Advice on glasstec from a North American Attendee

This year, glasstec, Europe’s prominent glass products, manufacturing and technology show, returns to the Düsseldorf Fairgrounds, Oct. 23-26. It is one of the few places that you can further your glass education in almost an accelerated fashion. Four days of glasstec is like years in the glass business as it relates to your exposure to new technologies and things you never knew existed.

Despite all this, if you're hesitant to attend glasstec because you are unsure how to navigate the logistics of a foreign trade show, here are my best tips for making the experience comfortable and convenient.

Book early. Getting rooms should be done early in the year and for me I generally fly to Frankfurt and take the train up to Düsseldorf. It's faster overall and a less stressful way to get to Düsseldorf. For an American unfamiliar with using trains, it is also different and fun. You can catch the train at the airport and end up right in the middle of Düsseldorf on your arrival close to your hotel.

Plan your days. Usually around the end of the second day you feel like you are walking in circles. Most of the architectural glass vendors are in certain halls. Study the floor plan and hit the priority halls first. Don't spend too much time trying to have important discussions the first day. Take your notes about places you want to spend more time. This gives you some time to really think about good questions you want answers to and go back to these exhibits on day two or three to spend serious time. There are a lot of halls with bottle-making companies. You should see it just to expand your experience, but don't spend a whole day in those halls.

Arrive early. Try to arrive a couple days before the show, if possible, and acclimate to the time change. You can find yourself hitting the wall on day one early in the evening, going to sleep too early and then repeating the same thing the next day. Try to stay awake with no naps until around 10 p.m. each day. You will feel more refreshed and ready to walk your 18,000 steps a day.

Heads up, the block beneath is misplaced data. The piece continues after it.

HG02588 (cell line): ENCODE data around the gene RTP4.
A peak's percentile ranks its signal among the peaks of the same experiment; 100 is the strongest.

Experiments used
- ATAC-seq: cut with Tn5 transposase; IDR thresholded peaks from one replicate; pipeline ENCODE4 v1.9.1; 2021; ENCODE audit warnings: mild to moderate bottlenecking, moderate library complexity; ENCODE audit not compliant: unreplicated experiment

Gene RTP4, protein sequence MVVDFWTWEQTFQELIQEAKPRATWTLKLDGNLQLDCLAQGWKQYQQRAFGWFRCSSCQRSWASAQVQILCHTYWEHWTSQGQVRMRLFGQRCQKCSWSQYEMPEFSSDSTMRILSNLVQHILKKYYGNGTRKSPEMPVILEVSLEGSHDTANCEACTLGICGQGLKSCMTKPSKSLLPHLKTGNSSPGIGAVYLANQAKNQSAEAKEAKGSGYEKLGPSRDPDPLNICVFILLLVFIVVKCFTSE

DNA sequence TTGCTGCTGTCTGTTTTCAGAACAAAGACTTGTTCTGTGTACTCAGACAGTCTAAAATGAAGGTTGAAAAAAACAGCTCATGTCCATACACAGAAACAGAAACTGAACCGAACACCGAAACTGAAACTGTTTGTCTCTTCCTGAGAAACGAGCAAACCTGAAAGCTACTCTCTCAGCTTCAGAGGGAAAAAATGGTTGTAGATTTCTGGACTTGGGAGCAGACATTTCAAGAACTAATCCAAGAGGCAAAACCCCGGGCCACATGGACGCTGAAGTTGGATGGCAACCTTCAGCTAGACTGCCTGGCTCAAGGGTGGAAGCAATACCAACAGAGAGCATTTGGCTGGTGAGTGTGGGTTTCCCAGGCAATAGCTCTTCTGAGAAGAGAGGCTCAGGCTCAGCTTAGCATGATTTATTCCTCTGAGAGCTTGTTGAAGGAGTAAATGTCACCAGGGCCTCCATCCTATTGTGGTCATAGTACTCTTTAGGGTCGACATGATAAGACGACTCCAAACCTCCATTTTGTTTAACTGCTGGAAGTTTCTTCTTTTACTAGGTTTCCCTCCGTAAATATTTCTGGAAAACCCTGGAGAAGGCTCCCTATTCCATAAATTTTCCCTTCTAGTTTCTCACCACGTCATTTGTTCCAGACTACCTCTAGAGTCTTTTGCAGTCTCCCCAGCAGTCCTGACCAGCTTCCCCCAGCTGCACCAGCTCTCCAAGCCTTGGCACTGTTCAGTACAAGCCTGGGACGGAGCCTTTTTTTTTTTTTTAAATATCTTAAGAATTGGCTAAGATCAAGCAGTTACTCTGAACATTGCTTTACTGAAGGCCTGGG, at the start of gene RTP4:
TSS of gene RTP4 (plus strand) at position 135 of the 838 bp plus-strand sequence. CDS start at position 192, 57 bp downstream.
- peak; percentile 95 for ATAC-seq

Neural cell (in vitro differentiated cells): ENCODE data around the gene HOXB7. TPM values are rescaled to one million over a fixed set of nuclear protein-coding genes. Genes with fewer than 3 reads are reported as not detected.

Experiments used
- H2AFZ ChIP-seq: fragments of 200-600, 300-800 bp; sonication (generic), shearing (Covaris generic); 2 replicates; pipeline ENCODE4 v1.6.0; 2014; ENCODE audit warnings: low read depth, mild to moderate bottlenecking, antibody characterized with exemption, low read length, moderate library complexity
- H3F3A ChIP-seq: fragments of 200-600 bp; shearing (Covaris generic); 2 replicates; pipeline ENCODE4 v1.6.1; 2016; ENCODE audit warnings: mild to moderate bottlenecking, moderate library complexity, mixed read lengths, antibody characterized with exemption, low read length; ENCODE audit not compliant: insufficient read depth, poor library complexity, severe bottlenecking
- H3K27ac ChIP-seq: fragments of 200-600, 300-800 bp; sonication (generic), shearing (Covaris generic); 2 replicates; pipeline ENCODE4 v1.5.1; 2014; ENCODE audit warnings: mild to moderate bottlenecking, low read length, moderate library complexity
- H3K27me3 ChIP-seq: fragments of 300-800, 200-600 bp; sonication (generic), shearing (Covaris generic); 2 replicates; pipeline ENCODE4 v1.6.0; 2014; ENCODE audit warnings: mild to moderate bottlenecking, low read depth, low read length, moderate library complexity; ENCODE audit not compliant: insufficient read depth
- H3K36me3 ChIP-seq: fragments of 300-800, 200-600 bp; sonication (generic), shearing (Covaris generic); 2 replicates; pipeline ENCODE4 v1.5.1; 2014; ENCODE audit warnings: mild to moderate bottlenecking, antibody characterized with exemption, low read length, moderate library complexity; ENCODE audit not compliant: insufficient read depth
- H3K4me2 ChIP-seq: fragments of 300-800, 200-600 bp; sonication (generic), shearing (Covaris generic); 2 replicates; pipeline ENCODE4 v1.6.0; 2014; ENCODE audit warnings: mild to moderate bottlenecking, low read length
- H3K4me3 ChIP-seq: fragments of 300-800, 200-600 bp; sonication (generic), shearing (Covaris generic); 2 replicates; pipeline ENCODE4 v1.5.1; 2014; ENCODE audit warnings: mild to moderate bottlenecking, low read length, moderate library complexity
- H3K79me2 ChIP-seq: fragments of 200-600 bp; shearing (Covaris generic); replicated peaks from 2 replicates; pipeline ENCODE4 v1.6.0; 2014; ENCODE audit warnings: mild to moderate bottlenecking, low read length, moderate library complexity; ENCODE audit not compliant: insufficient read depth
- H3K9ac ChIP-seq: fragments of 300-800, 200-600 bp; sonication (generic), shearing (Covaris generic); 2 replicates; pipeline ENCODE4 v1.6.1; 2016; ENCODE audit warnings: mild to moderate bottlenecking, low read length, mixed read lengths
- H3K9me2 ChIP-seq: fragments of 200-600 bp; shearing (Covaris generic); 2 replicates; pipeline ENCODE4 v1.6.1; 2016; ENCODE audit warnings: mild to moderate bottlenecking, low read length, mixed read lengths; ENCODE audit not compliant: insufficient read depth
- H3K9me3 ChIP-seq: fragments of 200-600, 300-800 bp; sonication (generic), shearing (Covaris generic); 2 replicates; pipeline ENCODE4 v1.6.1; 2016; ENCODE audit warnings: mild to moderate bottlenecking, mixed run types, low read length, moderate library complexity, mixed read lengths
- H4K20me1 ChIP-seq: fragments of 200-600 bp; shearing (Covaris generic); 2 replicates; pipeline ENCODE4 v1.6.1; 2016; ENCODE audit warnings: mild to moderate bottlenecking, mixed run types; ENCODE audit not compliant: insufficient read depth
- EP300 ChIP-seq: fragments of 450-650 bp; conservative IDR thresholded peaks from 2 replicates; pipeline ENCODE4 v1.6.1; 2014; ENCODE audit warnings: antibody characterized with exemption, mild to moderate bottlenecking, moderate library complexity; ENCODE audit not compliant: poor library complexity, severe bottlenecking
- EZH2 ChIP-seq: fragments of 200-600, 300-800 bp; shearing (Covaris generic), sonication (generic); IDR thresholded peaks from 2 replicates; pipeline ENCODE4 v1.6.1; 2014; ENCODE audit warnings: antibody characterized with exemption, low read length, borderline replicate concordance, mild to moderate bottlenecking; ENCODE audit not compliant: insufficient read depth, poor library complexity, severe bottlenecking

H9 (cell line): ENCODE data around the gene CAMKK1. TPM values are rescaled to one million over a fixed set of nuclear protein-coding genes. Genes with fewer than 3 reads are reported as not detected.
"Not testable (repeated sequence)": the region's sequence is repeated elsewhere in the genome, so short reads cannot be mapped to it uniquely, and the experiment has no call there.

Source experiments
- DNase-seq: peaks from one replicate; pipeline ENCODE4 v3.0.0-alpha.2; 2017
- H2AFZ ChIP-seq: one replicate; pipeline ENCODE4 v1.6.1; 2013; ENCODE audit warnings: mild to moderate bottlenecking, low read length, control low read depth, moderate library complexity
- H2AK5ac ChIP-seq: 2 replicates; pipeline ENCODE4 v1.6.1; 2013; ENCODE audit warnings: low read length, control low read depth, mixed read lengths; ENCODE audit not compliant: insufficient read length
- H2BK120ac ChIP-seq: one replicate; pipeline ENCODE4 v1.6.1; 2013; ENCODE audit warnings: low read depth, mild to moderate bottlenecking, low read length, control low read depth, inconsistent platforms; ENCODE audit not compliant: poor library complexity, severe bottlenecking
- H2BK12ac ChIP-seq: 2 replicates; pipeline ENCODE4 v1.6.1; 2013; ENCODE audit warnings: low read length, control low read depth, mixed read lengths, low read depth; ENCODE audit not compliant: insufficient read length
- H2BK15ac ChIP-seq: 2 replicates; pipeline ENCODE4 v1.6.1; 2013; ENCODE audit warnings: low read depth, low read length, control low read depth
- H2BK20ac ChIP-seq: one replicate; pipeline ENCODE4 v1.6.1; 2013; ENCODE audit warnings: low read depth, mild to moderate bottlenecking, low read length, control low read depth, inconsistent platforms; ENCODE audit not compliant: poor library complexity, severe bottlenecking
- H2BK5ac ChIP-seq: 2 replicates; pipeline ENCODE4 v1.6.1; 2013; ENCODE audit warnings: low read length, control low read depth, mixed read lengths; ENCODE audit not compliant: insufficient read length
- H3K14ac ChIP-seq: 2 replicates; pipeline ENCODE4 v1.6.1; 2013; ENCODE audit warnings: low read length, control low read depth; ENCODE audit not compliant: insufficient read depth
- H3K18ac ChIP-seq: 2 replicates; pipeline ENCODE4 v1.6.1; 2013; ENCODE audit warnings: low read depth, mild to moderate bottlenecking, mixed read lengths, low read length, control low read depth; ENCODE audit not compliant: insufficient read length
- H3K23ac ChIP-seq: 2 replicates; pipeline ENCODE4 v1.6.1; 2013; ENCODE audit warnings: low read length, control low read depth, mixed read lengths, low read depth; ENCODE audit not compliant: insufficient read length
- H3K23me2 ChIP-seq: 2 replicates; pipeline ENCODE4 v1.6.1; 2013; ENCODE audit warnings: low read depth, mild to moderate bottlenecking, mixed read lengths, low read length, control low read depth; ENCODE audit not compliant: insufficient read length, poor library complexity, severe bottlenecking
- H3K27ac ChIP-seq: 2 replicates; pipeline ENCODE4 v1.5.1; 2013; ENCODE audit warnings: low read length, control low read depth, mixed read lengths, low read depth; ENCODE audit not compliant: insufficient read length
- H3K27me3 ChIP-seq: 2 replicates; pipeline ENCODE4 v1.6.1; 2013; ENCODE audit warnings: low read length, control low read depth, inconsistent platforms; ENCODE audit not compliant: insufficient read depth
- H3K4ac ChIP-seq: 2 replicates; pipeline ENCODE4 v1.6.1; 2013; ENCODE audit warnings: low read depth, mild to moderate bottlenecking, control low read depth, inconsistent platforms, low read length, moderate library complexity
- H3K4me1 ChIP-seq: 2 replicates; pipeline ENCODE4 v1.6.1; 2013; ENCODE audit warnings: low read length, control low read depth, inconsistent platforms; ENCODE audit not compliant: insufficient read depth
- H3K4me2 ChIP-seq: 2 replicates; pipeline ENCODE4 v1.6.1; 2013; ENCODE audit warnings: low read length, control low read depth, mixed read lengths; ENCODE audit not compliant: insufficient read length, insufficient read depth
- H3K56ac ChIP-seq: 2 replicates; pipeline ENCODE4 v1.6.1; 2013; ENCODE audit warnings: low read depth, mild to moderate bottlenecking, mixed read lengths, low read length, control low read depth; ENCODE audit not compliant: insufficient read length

See the art. Spend some time in Hall 9. This is the arts hall, and some of the glass art will blow you away. I have learned techniques from some of this art that we still use in larger products that we make.

Go paperless. Download the show app. This is the same information you will find in the 3-pound catalog. Try not to take too many brochures. Use as many electronic tools as you have, otherwise you will carry back 20 pounds of paper and then leave it in a bag in the corner of your office (where it will end up living for a year before you throw it out and wonder why you even kept it).

Travel light at the show. Leave all of your things, except business cards and maybe a small bag, at the coat check. They charge a couple Euro to check your stuff, and you will be thankful you left it all behind. The only drawback is you need to arrive and leave out of the same entrance each day. There are plenty of trains to take you back into the city and because the crowds leave from different places, do not feel the need to beat the crowds.

Find the right entrance. There are many entrances to the show. Study which is the closest to you before the morning of the show and work out how to get there the night before. The trains to the show are free with your entrance ticket, but you technically must have that ticket if you use the train, at least for your first day. In 22 years of shows, nobody has ever asked to see my ticket on the metro trains, but there is always a first time. These trains are on the honor system with the idea that you purchase a ticket.

Eat well. If this is your first show, you will see small food stands around the halls that serve European-style sandwiches (not what you might call a sandwich). These are not your only eating options. There are sit down restaurants upstairs in some of these halls, as well as food stands outside in the main plaza between the halls. The halls are U-shaped and the space between them on one end has some good Bratwurst stands. If it is a nice day, this is where you will find the crowd.

See Glass Magazine's glasstec coverage here

Bernard Lax is CEO of Pulp Studio.

The opinions expressed here are those of the individual author and do not necessarily reflect those of the National Glass Association, Glass Magazine editors, or other glassblog contributors.


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